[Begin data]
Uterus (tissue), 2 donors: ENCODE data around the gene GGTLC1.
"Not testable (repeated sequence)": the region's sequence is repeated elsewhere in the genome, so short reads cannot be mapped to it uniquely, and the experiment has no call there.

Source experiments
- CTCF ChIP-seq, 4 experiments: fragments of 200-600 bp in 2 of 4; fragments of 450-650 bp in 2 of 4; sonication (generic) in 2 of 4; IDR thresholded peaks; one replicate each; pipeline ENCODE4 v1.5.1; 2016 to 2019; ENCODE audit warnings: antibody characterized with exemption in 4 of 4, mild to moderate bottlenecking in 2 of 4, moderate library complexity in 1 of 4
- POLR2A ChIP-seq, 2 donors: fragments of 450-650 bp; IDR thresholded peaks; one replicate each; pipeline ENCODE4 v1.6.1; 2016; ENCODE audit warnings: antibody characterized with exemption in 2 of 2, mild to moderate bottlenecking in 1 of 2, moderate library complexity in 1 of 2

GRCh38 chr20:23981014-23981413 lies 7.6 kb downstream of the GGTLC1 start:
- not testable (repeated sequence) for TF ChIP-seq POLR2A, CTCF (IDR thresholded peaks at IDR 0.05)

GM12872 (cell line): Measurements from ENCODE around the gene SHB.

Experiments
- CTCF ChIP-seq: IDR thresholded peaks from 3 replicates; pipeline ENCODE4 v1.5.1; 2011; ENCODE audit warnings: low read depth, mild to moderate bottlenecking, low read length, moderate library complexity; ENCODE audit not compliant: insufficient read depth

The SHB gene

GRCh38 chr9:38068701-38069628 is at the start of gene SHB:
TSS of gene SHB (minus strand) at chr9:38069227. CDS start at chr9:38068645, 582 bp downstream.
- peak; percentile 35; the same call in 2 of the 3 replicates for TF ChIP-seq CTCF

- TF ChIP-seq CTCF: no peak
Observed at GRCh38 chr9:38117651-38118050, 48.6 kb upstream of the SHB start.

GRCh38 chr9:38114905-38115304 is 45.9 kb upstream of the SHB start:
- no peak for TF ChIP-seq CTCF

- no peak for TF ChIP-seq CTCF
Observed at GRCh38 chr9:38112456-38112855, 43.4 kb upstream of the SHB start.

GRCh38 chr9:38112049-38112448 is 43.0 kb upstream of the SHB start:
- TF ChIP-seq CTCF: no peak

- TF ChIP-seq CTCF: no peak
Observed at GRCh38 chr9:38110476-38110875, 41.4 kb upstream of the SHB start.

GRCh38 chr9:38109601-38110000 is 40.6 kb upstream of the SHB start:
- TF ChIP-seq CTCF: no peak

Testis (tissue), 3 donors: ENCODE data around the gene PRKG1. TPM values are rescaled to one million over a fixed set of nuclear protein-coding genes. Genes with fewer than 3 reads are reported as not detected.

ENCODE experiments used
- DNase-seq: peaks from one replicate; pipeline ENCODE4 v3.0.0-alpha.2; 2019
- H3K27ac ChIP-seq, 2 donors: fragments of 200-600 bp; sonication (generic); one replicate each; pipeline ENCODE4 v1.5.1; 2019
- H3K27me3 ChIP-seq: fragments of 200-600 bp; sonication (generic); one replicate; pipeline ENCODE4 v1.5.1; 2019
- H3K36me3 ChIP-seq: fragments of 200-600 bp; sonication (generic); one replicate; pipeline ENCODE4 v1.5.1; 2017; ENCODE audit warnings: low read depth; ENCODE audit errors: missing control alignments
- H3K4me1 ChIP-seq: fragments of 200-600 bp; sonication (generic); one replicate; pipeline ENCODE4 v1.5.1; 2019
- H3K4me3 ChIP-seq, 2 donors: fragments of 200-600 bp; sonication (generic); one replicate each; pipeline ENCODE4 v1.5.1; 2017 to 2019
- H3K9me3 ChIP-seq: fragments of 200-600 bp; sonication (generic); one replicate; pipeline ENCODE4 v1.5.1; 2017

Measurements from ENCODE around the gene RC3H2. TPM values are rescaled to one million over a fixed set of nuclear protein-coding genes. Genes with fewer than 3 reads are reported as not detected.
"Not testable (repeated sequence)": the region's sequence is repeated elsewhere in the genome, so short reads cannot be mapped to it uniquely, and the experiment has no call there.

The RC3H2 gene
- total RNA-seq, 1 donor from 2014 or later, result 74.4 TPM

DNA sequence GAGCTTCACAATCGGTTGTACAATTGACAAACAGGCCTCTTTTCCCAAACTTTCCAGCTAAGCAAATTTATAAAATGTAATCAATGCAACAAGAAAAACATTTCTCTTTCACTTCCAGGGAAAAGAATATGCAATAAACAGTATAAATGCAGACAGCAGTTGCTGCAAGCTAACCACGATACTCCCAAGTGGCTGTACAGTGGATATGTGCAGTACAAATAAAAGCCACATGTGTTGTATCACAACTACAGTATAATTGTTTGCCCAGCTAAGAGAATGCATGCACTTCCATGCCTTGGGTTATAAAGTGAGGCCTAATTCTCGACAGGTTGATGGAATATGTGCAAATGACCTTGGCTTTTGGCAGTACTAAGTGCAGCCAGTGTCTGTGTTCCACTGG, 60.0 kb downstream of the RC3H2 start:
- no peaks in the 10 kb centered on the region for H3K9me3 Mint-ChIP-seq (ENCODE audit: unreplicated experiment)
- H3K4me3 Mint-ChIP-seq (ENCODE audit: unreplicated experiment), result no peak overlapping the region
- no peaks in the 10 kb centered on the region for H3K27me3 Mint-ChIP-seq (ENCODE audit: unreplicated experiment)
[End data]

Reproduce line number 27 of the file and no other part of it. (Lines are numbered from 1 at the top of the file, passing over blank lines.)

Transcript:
Testis (tissue), 3 donors: ENCODE data around the gene PRKG1. TPM values are rescaled to one million over a fixed set of nuclear protein-coding genes. Genes with fewer than 3 reads are reported as not detected.